Something that is front-of-mind for us at the moment is inviting people to apply for the Ministry Training Scheme (a two-year, church-based apprenticeship as part of a move toward vocational ministry). We’d love to see many more people raised up for full-time gospel ministry!

Coming out of our recent studies in 1 Timothy, a question we might ask is: “How are people identified for ministry?” Of all the people that could go into full-time service, who should go?

One very widely subscribed answer to that question is: “Those who are called.” The answer goes something like this:

  • God wants workers for the harvest (missionaries, pastors, etc.).
  • He identified those workers by “calling” them. This often but not always involves:
    • An inner sense that God is calling me out of my current occupation and into ministry (sometimes an inner voice; more often a restless sense that God is moving me in a new direction)
    • Some external signs that seem to validate that inner prompting (comments from others, coincidences, sermons that seem unusually pointed, etc.)
    • The called person often resists this call for a while but comes to peace with it and moves toward ministry, either by going to Bible College or into a ministry role.

That process or something similar is very widely understood to be the main way people go into ministry.

What can we say about that? I’ve got three things:

  1. First, I don’t doubt that God has called some people into ministry in that way. 100%. I’ve met them!
  2. Second, I don’t think it is the only way, or even the normal way, God raises up people for ministry. I don’t think that’s how the Bible leads us to expect God to work.
  3. Third, as a strategy for raising people for the ministry, I think it has some inherent flaws, including:
  • Subjectivity Can we be sure that was God calling us? Could that inner prompting and/or external sign be open to other explanations?
  • A mild misuse of the word “calling” The Bible uses the word calling in one of two ways. It’s used for the prophets and major biblical figures like the apostle Paul. Or, it’s used for the calling of every Christian to follow Jesus (e.g. 1 Corinthians 7:17). It’s never (as far as I know) used to describe the experience of the average person presenting for pastoral ministry.
  • Getting things the wrong way around There is a great risk in this system of getting things the wrong way around. If a subjective experience of “calling” is put ahead of the far more important biblical categories of character, competencies for the task, and theological convictions, then we end up with the wrong people in the wrong roles!

When we go to the NT and ask the question: “How were people raised up for ministry?” the answer is both more mundane and more robust. We can see a process of at least four elements.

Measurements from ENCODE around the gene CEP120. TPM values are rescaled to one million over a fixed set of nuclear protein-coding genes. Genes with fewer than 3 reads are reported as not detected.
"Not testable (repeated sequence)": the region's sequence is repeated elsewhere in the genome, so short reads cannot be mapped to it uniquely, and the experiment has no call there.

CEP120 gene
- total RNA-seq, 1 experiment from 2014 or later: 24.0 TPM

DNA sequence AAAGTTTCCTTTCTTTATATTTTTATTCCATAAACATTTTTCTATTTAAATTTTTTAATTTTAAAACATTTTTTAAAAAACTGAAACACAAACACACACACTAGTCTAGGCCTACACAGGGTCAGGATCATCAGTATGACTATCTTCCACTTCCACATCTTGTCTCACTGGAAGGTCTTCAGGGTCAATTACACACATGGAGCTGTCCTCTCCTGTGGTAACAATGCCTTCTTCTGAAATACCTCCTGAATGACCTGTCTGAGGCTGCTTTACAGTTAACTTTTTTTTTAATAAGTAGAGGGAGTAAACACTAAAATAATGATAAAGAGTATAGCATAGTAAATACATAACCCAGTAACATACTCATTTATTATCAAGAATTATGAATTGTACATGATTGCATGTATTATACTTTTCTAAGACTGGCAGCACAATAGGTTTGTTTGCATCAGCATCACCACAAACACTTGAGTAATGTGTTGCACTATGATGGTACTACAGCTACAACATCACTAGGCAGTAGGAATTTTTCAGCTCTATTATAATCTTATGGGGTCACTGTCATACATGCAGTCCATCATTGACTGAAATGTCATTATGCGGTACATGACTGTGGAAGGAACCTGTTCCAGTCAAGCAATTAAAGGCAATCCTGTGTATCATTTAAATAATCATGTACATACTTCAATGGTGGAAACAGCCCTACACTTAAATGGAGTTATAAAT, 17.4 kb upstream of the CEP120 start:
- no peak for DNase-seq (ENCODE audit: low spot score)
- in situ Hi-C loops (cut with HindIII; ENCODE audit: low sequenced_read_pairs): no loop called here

1. Desire. Interestingly, the New Testament seems to go against the idea that a call should be resisted. On the contrary, “he who desires to be an overseer desires a noble task.” (1 Timothy 3:1). Both here and elsewhere, part of a journey toward full-time ministry involves wanting to go into full-time ministry! It’s a noble thing. It’s a good thing. It’s good work. And it’s good to want to do good work. God wants the people who want to do it.
  2. Competencies. The New Testament also draws attention to key competencies. If we limit ourselves to 1 Timothy, these include abilities such as the ability to “exercise oversight” (1 Tim 3:1) and to “manage your own family” (1 Tim 3:4). This is an ability we might call “leadership”. It’s the ability to stand back and see the whole. The ability, like a shepherd, to look ahead and move people in the right direction. It involves persuasion, good judgment, and analytical skills. It’s a skill that involves getting people to come with you, decision-making, team building and so on. Another core competency is the “ability to teach” (1 Tim 2:3). Central to the task of gospel ministry is teaching the word of God. The Bible is the rod and staff that God gives his shepherds. We move people forward through the word. We need to be able to teach it.
  3. Conviction. Christian ministry also involves core convictions. It’s not enough to want to do it (1) or to have certain skills of oversight and management (2). We need to be convinced of the truths of the gospel. Timothy’s task is to teach true doctrine and to refute error. Such a person needs to be convinced of the central truths of the faith and to hold onto them with courage and intelligence. A person who has the desire and the skills but not the conviction is actually dangerous! They will lead God’s people to dark places.
  4. Character. Character is actually the most important aspect of ministry in the NT. Without character, everything else falls apart. If you have skills but not character, you do damage. Knowledge without character is hypocrisy. Desire without character is dangerous. The pastoral epistles such as 1 Timothy have a few things to say about competency, but overwhelmingly, character qualifies someone for leadership in God’s household.

And so, if you’re someone who’s considering gospel ministry, can I encourage you to consider doing MTS with us? On the weekend is the Challenge Conference —a weekend for people considering ministry to consider their options and talk with others who can advise them. Over the next few weeks, we’ll interview men and women from our church to determine whether they should come on board for our training programme. Please pray for them, and if you’re considering it, please do email and let us know!

Love and grace,

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